So you need platforms and networks to help get readership.

Yet I have no idea what happened here with the two platforms to which I posted the article.

I have 1100 followers on Medium yet only garnered 70 views. I have no clue how their algorithm works and how articles are distributed.

I have over 3300 connections and followers on LinkedIn. Having more followers will obviously drive more views, and the connections I have on LinkedIn are much stronger than those on Medium.

But nearly 25x more views than on Medium? And I got more comments and shares on LinkedIn than I did total views on Medium. I don’t get it.

The problem with platforms is exactly that – it’s tough to decipher how their algorithms work, your readership numbers are completely dependent on them, and they can change at any moment.

I guess I should get back to building my email list.

This is day 20 of my experiment to blog for 30 consecutive days.

The Power of Aggregation

This is day 4 of my experiment to blog for 30 consecutive days

Aggregation is one of my favorite concepts. It saves me a ton of time and hassle in both my personal and work lives.

Why shop at multiple online stores when you can go to Amazon, who aggregates both products and other online merchants, and buy everything you want on one site?

Why search scores of websites for flights when you can go to Kayak and compare them all at once?

Why visit multiple social media sites when you can see all of your Facebook, Twitter, and LinkedIn streams on a single interface on Hootsuite?

But aggregation isn’t always the best solution. Maybe the user interface isn’t quite right for everything that is being aggregated, or some features and functionality may have to be left out to facilitate the aggregation. Or in some cases aggregation isn’t even wanted.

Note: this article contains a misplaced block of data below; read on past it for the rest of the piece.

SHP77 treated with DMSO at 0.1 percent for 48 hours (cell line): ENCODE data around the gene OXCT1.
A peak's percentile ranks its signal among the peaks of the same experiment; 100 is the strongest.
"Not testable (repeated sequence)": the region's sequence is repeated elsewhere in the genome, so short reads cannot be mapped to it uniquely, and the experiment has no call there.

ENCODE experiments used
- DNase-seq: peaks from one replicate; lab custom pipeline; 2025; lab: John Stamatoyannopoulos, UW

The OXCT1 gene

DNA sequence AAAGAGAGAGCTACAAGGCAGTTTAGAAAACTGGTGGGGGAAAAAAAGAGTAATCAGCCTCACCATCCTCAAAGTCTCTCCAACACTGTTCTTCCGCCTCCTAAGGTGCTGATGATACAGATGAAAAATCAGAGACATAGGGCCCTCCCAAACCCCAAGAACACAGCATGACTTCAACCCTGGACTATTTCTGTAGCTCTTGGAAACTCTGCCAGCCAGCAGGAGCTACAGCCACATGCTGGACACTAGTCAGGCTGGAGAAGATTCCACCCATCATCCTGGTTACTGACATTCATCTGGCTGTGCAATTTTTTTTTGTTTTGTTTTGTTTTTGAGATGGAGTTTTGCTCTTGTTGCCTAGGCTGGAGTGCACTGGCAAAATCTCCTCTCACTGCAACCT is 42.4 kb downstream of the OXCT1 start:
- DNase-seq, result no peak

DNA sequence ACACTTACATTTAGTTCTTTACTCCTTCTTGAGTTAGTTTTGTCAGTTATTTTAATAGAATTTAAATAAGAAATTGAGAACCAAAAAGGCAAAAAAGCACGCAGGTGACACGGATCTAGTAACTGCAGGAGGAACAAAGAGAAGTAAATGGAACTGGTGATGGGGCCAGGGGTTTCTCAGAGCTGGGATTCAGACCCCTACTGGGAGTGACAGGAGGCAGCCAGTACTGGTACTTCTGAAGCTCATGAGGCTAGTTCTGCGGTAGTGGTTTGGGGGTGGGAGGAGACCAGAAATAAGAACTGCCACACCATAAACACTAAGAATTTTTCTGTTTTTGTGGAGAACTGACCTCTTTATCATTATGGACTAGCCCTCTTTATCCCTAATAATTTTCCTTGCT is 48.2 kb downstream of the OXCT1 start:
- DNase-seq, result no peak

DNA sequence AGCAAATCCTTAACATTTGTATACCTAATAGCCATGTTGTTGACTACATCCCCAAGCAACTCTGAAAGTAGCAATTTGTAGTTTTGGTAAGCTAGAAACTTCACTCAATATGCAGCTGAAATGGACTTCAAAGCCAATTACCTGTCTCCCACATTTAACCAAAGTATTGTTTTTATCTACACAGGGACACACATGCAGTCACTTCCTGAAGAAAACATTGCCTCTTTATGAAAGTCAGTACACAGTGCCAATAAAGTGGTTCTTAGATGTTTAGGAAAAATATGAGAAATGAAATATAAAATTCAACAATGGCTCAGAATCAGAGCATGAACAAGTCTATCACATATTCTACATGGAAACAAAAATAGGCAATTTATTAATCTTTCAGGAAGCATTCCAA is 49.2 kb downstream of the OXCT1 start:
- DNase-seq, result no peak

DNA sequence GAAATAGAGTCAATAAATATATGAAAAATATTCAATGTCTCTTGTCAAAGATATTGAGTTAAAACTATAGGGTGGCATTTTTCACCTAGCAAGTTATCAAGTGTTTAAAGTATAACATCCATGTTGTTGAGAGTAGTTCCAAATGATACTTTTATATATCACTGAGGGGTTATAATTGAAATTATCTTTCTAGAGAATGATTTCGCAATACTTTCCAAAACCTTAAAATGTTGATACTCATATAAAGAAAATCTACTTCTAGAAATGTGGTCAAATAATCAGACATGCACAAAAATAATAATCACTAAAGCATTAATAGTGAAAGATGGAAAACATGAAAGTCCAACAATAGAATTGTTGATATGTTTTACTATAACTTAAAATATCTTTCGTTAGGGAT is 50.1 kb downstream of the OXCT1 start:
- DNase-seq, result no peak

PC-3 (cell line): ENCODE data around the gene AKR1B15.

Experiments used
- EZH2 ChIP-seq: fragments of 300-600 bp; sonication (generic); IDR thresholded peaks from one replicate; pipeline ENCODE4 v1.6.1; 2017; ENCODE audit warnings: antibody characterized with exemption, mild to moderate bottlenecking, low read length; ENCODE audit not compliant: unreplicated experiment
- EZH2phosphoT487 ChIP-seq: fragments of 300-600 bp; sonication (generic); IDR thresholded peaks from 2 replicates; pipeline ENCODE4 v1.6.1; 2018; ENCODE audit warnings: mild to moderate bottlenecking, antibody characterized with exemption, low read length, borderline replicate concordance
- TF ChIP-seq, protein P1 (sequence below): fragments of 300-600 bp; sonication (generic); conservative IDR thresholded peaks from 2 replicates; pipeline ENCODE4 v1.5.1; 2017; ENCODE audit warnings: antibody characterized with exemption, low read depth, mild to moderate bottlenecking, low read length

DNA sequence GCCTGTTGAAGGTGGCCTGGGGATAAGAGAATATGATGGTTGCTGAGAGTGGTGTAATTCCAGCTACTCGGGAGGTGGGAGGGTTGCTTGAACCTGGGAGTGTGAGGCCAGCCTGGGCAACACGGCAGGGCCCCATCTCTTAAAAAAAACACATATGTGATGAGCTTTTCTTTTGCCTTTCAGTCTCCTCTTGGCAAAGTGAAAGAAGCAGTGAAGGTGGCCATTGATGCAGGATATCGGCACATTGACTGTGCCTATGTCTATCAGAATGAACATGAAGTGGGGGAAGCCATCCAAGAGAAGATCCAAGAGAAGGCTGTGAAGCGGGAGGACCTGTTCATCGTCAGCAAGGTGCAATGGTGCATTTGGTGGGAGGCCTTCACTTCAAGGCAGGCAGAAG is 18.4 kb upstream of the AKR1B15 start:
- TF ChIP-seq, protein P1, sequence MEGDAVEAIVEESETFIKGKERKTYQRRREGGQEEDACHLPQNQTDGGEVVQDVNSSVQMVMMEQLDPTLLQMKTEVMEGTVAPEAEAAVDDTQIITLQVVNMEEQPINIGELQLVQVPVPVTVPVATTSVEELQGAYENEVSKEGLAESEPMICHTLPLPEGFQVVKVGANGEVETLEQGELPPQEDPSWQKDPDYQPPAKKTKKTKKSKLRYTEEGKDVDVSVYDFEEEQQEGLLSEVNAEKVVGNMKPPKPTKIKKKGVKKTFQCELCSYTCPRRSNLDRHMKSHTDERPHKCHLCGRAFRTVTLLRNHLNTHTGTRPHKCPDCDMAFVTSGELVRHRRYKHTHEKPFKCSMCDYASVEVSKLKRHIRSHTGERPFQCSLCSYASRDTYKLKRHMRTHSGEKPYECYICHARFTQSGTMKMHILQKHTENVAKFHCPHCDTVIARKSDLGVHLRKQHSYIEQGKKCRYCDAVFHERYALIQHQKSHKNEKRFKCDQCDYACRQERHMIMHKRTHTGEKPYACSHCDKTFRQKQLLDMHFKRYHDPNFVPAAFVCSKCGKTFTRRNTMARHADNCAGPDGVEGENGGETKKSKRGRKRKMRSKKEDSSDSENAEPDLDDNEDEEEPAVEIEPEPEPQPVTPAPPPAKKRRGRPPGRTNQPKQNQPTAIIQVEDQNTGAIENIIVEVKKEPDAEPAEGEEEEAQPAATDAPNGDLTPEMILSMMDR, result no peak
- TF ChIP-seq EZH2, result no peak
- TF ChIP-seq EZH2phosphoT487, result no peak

For instance, Comcast and other cable networks aggregate hundreds of networks, many of which you won’t ever watch (what the hell is Here TV?) under one cable plan. And they bundle cable, internet access, and a phone landline and make you pay hundreds of dollars for it.

Cable is now being unbundled by over-the-top networks like Sling TV and HBO Go.

Another example is Craigslist. You can do anything on that site – find a roommate, sell that desk that’s collecting dust in the corner, buy a car, find a girlfriend or boyfriend. But it’s ugly as sin and the user interface you’ll have finding a job on Craigslist looks exactly like the one you’ll have finding a date.

Craigslist has been disrupted by unbundling by the likes of Match.com (dating), AirBNB (finding a place to crash), any job board (finding jobs), UrbanSitter (finding a babysitter) and many other sites.

Even with the aforementioned Hootsuite, one of my favorite tools, you can’t do some of the things you can on Facebook or Twitter. Performing Twitter hashtag and people searches really sucks on Hootsuite, so I find myself visiting Twitter.com to search.

Just like everything else, there are two sides to every coin. Aggregation can be a powerful thing, but it’s not always the right answer.

So if you’re using multiple products to find a solution, and it’s a big pain in the ass, you might have an opportunity on your hands to improve it. On the other hand, if you’re using an aggregation product and it just doesn’t feel quite right, you might also have an opportunity.

Guest post for ThornTech – The Week in Tech: Yahoo Screen shutters, longer tweets, and more

Yahoo-Screen-logo2

Check out my latest guest post on ThornTech.com titled “The Week in Tech: Yahoo Screen shutters, longer tweets, and more.

This week we talk about the shuttering of Yahoo Screen, longer tweets, Activision’s purchase of Major League Gaming, and a round up of what’s happening at the Consumer Electronics Show.

I hope you found this interesting! If so, please share this article, sign up for my email list below, then connect with me on TwitterGoogle+, and LinkedIn for future updates.

Guest post for ThornTech – The Week in Tech: Spotify gets hit with class action lawsuit, Sidecar shuts down, and more

Spotify on iPhone

Happy New Year!

Check out my latest guest post on ThornTech.com titled “The Week in Tech: Spotify gets hit with class action lawsuit, Sidecar shuts down, and more.

This week we highlight Spotify’s class action lawsuit, the shutdown of Sidecar, and Comcast’s internet breakthrough.

I hope you found this interesting! If so, please share this article, sign up for my email list below, then connect with me on TwitterGoogle+, and LinkedIn for future updates.

Photo courtesy of Bjorn Olsson on Flickr.